Due to this, many more people are borrowing than ever before. And with more borrowers comes the possibility of more defaulters.
“Banks are giving out loans on the security of payslips that clearly show that the borrower’s income cannot match the sums advanced,” says Mr Edward Wangila, a lawyer who has handled debt collection cases.
And Mr Manyara Kirago, a financial adviser with First Independent Advisers, says many borrowers use loans on consumption rather than investing in income producing or appreciating assets.
They buy cars, furniture and clothes, pay bride price and even go for holidays on borrowed money.
“This results in spending more than they earn and when the repayments kick in, they find themselves unable to meet their obligations,” says Mr Kirago. This is the category of borrowers who are now being auctioned, he says.
But Mr John Wanyela, the chief executive of Kenya Bankers Association, disagrees with Mr Karago’s assessment.
“Most of the loans have been pegged on an individual’s income. I therefore don’t think that there is a lot of defaulting in that area. That is an area that is substantially growing,” he said.
Mr Robert Warlow, the group head of risk at Fina Bank, advises people to use their loans wisely.
“For example if you are borrowing money to pay school fees you are bound to have the same problems every three months, so that is not a necessary reason to borrow,” he said.
But if one buys say a lorry for a business, it is a good debt because it produces income. According to him, a bad debt normally keeps one afloat temporarily.
To ensure a loan improves one’s financial standing, experts urge people to develop financial plans before borrowing rather than because the money is available. Banks and other institutions are lending as much as they can to maximise their profits.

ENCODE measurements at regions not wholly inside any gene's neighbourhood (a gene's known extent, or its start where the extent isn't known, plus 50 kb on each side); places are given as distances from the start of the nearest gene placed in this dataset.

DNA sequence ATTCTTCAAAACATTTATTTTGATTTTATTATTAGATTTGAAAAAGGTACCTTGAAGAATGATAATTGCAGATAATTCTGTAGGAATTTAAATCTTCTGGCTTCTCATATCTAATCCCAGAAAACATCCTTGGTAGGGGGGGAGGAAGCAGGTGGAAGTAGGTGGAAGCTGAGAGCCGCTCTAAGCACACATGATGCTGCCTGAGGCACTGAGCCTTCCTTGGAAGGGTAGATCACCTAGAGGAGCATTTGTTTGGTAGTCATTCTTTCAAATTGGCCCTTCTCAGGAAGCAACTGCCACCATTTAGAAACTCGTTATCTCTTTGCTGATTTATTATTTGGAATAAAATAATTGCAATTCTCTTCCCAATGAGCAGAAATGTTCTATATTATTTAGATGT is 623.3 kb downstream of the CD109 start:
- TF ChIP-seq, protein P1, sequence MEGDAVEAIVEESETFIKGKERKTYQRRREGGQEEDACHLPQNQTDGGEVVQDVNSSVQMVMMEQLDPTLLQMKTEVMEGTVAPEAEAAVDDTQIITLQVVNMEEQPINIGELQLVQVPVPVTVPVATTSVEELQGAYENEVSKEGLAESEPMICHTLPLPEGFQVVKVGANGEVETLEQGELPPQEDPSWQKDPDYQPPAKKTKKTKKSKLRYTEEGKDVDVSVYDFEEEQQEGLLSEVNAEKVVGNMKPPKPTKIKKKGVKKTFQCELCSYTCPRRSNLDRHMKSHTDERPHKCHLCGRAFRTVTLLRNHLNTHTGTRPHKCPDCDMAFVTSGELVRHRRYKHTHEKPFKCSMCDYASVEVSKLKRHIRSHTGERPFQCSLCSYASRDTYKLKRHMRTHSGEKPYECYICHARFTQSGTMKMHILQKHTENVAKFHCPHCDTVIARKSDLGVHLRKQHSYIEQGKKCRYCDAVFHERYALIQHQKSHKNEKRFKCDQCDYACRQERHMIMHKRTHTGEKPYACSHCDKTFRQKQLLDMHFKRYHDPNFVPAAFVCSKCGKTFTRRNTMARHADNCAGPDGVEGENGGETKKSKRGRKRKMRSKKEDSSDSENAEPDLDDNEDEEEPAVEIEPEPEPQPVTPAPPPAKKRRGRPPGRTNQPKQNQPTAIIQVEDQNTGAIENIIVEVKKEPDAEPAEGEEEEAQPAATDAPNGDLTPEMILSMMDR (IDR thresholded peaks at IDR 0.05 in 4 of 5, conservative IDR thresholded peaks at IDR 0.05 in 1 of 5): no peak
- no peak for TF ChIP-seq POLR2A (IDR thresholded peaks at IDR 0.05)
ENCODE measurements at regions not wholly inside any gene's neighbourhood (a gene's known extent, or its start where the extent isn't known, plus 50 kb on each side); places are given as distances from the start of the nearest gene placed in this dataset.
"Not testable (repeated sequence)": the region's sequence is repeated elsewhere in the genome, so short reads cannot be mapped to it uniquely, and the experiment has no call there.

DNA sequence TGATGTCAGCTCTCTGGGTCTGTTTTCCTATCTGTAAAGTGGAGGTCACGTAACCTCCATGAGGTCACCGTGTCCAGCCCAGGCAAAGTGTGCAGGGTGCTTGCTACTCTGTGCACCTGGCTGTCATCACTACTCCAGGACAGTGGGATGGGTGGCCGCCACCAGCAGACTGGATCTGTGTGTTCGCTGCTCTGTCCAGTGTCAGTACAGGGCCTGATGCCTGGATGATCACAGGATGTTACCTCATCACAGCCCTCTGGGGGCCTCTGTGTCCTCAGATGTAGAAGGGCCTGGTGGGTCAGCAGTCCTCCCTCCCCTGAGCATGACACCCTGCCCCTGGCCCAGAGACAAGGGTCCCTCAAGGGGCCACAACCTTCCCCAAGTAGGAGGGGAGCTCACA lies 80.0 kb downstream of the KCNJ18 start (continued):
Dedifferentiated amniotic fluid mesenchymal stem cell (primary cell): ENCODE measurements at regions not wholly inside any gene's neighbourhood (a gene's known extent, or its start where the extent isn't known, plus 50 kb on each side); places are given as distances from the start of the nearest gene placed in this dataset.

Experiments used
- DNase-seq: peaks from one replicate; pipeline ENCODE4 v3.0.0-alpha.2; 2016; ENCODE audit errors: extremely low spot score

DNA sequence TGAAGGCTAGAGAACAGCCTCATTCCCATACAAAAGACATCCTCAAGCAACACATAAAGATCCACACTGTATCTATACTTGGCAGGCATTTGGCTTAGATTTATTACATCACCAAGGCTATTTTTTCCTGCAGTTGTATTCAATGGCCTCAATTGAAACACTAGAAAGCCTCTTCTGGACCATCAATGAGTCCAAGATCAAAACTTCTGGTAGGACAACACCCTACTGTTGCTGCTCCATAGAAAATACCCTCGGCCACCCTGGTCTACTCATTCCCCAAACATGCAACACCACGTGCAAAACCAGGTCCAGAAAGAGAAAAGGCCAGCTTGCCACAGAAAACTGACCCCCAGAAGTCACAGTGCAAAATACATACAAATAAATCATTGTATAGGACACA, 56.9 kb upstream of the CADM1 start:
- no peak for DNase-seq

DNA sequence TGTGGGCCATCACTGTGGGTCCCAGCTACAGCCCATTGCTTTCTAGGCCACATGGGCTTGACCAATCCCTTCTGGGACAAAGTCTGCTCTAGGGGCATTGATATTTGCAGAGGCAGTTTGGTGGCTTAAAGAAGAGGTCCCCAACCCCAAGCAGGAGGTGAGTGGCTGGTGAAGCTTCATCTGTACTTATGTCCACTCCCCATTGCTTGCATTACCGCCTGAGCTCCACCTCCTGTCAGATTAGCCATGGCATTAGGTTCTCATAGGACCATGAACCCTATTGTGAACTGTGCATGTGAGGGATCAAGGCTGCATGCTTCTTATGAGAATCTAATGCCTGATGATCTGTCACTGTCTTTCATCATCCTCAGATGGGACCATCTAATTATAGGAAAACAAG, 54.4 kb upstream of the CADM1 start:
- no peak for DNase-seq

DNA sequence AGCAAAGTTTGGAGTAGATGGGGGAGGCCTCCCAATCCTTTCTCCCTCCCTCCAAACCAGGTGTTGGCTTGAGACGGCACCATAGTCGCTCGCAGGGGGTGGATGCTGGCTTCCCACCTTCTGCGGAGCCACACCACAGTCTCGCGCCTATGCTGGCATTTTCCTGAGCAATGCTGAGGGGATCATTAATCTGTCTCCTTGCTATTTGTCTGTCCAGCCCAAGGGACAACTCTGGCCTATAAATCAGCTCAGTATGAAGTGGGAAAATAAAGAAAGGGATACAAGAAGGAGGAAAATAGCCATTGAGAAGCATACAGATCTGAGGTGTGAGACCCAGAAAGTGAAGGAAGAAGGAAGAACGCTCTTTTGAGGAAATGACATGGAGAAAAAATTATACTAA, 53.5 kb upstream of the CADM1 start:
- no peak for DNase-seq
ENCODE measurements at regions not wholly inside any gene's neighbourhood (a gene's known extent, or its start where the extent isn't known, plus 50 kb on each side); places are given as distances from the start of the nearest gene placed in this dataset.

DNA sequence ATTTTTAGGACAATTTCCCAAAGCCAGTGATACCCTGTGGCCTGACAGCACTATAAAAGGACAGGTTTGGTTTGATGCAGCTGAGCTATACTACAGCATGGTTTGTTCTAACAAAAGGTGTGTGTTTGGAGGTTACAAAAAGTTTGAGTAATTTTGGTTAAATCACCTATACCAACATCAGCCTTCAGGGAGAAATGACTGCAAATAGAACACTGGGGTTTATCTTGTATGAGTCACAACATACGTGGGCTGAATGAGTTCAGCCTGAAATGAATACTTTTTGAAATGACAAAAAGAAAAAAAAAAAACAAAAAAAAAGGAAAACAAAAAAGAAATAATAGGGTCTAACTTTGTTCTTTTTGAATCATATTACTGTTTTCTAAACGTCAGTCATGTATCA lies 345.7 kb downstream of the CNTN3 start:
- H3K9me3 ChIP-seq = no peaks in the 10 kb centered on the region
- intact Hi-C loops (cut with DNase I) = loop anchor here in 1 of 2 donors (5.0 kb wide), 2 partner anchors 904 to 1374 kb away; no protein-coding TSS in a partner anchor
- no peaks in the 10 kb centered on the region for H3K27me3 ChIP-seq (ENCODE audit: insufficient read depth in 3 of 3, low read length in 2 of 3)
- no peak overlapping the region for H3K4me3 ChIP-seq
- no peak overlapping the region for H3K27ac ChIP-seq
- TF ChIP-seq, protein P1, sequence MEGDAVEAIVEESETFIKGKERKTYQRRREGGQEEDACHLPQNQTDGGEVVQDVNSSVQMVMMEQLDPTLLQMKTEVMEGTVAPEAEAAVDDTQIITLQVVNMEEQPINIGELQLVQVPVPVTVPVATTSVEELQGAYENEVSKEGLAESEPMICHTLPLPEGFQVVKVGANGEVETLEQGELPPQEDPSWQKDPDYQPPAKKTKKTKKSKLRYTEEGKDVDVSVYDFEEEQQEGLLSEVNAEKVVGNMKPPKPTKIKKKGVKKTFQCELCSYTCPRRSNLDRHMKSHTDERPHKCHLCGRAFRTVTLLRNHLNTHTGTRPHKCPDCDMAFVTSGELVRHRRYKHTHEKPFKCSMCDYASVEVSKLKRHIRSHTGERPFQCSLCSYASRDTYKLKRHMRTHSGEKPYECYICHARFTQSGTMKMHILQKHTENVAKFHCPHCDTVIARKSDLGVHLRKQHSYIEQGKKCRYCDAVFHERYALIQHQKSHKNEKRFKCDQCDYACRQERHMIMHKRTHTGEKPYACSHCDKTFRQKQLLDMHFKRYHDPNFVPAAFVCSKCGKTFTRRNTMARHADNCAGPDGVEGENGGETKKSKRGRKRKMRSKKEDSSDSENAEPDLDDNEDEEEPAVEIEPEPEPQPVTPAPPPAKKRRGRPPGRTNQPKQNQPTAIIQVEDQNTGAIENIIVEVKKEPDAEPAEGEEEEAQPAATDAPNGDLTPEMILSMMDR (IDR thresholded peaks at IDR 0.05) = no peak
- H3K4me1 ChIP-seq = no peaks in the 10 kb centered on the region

While the Government can help protect gullible borrowers by introducing regulations to ensure more transparent lending practices, the buck always stops with the borrower.
In the last three years, banks have increased their lending. Many of the loans are unsecured, according to Mr Wanyela.
“This growth has been due to positive political statements and everybody was suddenly optimistic. The economy started growing and there was general positivity to everything that was happening,” he said.
Some banks are likely to be asked to write off their client’s loans. Should that happen, cooperatives and micro-finance institutions are usually the hardest hit.
Mr Carilus Ademba, managing director of the Kenya Union of Savings and Credit Cooperatives Limited, told Saturday Nation that cooperative societies that were hardest hit by the post-election violence were mainly in the transport sector.
“We are telling our members to provide information for such cases which we can write off. But default cases in cooperatives are less than five per cent compared to the bank’s close to 20 per cent,” he said.
Risk management experts say that there is need to intensify loanee follow-up to improve recovery of outstanding loans and prosecute defaulters.
“We should determine how much debt the borrower can comfortably handle, consider income streams and any other obligations that could interfere with repayment,” said Mr Warlow.